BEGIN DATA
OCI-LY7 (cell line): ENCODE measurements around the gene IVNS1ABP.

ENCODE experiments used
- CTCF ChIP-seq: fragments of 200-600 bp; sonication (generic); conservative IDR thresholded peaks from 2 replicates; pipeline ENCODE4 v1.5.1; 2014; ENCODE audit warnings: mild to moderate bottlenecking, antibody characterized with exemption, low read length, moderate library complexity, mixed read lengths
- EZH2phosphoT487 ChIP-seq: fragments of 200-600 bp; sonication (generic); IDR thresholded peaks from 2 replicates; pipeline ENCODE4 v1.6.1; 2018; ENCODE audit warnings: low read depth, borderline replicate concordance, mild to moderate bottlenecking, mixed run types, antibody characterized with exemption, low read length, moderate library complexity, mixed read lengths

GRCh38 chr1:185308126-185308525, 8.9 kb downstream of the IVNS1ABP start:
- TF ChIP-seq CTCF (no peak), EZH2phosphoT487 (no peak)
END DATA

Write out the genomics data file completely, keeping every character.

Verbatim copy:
OCI-LY7 (cell line): ENCODE measurements around the gene IVNS1ABP.

ENCODE experiments used
- CTCF ChIP-seq: fragments of 200-600 bp; sonication (generic); conservative IDR thresholded peaks from 2 replicates; pipeline ENCODE4 v1.5.1; 2014; ENCODE audit warnings: mild to moderate bottlenecking, antibody characterized with exemption, low read length, moderate library complexity, mixed read lengths
- EZH2phosphoT487 ChIP-seq: fragments of 200-600 bp; sonication (generic); IDR thresholded peaks from 2 replicates; pipeline ENCODE4 v1.6.1; 2018; ENCODE audit warnings: low read depth, borderline replicate concordance, mild to moderate bottlenecking, mixed run types, antibody characterized with exemption, low read length, moderate library complexity, mixed read lengths

GRCh38 chr1:185308126-185308525, 8.9 kb downstream of the IVNS1ABP start:
- TF ChIP-seq CTCF (no peak), EZH2phosphoT487 (no peak)